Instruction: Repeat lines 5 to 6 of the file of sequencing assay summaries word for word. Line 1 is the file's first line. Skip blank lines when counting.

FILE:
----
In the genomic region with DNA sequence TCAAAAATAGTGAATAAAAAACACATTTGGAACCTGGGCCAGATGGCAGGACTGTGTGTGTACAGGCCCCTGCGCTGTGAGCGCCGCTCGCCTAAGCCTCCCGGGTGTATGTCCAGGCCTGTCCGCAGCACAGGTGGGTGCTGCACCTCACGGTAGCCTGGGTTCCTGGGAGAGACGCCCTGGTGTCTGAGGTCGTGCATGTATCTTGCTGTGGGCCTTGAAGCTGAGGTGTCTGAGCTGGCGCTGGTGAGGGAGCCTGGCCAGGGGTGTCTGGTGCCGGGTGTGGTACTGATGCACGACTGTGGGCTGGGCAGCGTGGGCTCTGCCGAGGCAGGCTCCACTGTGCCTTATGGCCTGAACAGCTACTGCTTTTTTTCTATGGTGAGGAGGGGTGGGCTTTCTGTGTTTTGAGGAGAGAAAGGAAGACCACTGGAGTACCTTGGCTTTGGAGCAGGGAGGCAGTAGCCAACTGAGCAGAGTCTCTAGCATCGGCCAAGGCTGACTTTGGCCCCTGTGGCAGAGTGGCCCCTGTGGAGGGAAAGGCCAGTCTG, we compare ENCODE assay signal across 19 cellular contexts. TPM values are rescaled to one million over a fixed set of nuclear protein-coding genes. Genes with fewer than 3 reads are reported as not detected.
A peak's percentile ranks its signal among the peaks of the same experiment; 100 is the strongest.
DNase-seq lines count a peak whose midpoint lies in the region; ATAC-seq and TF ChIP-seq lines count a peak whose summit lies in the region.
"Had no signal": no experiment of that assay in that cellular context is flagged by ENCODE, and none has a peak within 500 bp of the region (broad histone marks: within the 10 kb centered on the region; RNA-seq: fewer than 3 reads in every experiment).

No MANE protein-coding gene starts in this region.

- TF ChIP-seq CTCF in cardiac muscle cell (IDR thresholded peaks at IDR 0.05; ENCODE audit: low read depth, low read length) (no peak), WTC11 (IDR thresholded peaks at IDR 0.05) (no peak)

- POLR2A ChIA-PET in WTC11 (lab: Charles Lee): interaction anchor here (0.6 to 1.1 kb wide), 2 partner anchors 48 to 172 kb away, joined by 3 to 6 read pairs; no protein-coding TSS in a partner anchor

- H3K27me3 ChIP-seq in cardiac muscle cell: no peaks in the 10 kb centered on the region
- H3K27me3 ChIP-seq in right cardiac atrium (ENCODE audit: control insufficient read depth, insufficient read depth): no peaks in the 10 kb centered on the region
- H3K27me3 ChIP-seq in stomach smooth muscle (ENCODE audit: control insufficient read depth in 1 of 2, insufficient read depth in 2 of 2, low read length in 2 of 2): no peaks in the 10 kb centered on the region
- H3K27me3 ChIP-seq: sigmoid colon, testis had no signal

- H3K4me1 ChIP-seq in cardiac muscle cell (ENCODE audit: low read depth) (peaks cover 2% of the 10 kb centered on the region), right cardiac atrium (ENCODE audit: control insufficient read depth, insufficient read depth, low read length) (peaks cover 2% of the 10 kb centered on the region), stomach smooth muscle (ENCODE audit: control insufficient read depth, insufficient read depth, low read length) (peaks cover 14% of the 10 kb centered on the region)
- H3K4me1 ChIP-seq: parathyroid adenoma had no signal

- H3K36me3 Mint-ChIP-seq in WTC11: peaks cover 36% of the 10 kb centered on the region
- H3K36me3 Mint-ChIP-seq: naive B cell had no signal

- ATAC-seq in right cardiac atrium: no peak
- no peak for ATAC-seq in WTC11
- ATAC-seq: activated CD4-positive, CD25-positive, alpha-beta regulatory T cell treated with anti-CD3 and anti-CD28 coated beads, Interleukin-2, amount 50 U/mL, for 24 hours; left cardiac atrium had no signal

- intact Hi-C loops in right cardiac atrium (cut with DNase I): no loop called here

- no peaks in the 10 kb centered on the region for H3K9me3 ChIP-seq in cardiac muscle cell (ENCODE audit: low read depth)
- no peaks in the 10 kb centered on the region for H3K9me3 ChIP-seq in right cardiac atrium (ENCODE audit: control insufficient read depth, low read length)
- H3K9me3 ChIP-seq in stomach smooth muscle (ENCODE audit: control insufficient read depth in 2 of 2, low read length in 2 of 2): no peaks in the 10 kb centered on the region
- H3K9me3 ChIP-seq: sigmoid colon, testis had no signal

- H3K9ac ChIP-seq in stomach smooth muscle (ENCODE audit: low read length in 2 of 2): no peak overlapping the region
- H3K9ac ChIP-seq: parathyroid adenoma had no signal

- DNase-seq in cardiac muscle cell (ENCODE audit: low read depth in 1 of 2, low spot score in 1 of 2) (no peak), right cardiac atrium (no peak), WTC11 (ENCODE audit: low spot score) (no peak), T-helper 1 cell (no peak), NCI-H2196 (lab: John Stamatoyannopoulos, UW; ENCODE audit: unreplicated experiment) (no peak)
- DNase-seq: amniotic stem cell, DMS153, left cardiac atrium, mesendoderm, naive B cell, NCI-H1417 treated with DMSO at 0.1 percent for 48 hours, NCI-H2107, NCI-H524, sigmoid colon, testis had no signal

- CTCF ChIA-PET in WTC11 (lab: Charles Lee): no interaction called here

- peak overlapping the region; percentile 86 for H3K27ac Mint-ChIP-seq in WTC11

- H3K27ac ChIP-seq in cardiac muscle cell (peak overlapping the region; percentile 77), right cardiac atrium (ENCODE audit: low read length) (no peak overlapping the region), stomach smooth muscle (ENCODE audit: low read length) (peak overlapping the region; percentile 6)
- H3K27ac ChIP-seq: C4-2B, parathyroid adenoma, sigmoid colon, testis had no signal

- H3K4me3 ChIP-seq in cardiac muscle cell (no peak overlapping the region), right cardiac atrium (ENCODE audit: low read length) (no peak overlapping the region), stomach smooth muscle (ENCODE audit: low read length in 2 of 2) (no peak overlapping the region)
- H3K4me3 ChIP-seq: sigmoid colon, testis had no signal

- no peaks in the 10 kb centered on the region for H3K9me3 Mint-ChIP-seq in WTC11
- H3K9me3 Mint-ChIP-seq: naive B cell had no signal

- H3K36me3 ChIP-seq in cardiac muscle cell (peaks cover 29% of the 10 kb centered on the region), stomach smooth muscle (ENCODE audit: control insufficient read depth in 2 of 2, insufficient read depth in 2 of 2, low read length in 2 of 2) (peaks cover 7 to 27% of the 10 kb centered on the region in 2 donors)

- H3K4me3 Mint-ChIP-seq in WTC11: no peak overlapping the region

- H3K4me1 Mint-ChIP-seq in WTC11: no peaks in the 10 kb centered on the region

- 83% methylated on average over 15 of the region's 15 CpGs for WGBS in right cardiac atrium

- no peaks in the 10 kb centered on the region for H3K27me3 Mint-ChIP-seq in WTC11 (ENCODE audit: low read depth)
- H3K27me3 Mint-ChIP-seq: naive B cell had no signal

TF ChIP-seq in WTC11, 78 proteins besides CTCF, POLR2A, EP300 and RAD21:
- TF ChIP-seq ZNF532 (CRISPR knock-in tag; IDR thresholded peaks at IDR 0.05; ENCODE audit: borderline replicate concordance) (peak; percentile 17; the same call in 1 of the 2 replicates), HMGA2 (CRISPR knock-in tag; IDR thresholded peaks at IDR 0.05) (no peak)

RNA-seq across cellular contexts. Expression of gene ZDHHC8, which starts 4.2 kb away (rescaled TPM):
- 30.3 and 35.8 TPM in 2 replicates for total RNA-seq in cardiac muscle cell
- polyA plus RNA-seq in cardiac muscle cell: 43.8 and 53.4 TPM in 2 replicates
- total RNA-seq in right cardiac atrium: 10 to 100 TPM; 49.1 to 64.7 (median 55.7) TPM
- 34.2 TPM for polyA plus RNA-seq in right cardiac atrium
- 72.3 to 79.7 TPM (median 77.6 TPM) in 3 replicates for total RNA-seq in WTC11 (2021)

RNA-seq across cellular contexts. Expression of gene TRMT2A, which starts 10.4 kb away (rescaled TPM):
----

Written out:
No MANE protein-coding gene starts in this region.

- TF ChIP-seq CTCF in cardiac muscle cell (IDR thresholded peaks at IDR 0.05; ENCODE audit: low read depth, low read length) (no peak), WTC11 (IDR thresholded peaks at IDR 0.05) (no peak)